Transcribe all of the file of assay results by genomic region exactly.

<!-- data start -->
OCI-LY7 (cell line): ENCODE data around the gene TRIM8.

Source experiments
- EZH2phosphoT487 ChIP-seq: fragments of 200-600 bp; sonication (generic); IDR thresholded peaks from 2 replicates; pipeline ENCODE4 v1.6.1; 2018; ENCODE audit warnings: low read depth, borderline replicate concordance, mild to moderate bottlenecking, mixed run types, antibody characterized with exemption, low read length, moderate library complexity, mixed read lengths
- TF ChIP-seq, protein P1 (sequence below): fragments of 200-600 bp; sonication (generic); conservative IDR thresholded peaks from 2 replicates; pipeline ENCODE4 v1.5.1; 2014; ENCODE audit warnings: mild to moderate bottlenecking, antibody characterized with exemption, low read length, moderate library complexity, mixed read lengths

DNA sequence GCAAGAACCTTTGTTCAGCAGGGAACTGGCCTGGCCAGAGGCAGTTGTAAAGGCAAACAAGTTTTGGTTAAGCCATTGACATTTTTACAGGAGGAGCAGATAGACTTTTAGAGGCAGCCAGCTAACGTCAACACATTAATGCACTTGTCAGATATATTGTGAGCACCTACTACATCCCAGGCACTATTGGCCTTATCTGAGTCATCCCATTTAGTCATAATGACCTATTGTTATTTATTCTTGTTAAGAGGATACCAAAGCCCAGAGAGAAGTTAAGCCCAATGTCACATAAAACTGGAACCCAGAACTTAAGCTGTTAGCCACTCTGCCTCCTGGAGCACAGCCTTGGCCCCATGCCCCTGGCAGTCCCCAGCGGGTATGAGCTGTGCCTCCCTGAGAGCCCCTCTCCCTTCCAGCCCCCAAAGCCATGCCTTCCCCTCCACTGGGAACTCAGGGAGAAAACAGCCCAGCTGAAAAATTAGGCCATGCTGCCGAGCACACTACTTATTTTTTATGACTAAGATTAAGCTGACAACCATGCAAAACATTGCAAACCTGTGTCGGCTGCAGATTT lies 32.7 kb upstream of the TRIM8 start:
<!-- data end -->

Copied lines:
OCI-LY7 (cell line): ENCODE data around the gene TRIM8.

Source experiments
- EZH2phosphoT487 ChIP-seq: fragments of 200-600 bp; sonication (generic); IDR thresholded peaks from 2 replicates; pipeline ENCODE4 v1.6.1; 2018; ENCODE audit warnings: low read depth, borderline replicate concordance, mild to moderate bottlenecking, mixed run types, antibody characterized with exemption, low read length, moderate library complexity, mixed read lengths
- TF ChIP-seq, protein P1 (sequence below): fragments of 200-600 bp; sonication (generic); conservative IDR thresholded peaks from 2 replicates; pipeline ENCODE4 v1.5.1; 2014; ENCODE audit warnings: mild to moderate bottlenecking, antibody characterized with exemption, low read length, moderate library complexity, mixed read lengths

DNA sequence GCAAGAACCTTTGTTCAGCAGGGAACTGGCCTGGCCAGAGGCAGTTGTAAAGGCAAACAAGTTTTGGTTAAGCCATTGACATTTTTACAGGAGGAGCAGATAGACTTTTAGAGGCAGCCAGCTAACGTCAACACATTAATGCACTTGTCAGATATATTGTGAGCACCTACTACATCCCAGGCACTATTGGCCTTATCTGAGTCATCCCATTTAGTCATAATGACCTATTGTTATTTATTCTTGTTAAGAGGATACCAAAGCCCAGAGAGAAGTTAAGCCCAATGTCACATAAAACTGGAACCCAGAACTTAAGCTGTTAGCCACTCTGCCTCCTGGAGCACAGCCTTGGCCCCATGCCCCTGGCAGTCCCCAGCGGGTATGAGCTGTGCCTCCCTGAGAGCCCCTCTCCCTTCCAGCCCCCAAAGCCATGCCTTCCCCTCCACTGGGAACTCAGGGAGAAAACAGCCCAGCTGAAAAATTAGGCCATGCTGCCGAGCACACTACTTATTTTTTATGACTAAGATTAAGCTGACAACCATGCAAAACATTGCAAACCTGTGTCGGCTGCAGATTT lies 32.7 kb upstream of the TRIM8 start: